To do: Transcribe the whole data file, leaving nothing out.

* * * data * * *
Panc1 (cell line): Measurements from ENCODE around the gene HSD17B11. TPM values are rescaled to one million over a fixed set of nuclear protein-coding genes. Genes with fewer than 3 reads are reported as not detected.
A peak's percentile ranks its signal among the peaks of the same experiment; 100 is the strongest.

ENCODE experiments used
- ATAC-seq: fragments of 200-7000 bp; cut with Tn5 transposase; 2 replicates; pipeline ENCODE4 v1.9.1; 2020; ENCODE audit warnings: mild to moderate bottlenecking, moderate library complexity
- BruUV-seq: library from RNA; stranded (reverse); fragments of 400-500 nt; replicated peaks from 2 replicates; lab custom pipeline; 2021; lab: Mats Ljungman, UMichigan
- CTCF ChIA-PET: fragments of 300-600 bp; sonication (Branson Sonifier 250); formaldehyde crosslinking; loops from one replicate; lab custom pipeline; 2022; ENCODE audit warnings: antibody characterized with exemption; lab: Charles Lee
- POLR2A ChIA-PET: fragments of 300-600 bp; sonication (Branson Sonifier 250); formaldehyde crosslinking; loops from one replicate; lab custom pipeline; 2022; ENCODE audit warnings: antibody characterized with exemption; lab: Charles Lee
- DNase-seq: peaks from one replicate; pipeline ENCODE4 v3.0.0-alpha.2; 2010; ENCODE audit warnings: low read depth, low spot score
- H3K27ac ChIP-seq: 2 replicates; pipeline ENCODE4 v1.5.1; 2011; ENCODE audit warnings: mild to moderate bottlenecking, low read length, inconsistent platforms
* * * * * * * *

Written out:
Panc1 (cell line): Measurements from ENCODE around the gene HSD17B11. TPM values are rescaled to one million over a fixed set of nuclear protein-coding genes. Genes with fewer than 3 reads are reported as not detected.
A peak's percentile ranks its signal among the peaks of the same experiment; 100 is the strongest.

ENCODE experiments used
- ATAC-seq: fragments of 200-7000 bp; cut with Tn5 transposase; 2 replicates; pipeline ENCODE4 v1.9.1; 2020; ENCODE audit warnings: mild to moderate bottlenecking, moderate library complexity
- BruUV-seq: library from RNA; stranded (reverse); fragments of 400-500 nt; replicated peaks from 2 replicates; lab custom pipeline; 2021; lab: Mats Ljungman, UMichigan
- CTCF ChIA-PET: fragments of 300-600 bp; sonication (Branson Sonifier 250); formaldehyde crosslinking; loops from one replicate; lab custom pipeline; 2022; ENCODE audit warnings: antibody characterized with exemption; lab: Charles Lee
- POLR2A ChIA-PET: fragments of 300-600 bp; sonication (Branson Sonifier 250); formaldehyde crosslinking; loops from one replicate; lab custom pipeline; 2022; ENCODE audit warnings: antibody characterized with exemption; lab: Charles Lee
- DNase-seq: peaks from one replicate; pipeline ENCODE4 v3.0.0-alpha.2; 2010; ENCODE audit warnings: low read depth, low spot score
- H3K27ac ChIP-seq: 2 replicates; pipeline ENCODE4 v1.5.1; 2011; ENCODE audit warnings: mild to moderate bottlenecking, low read length, inconsistent platforms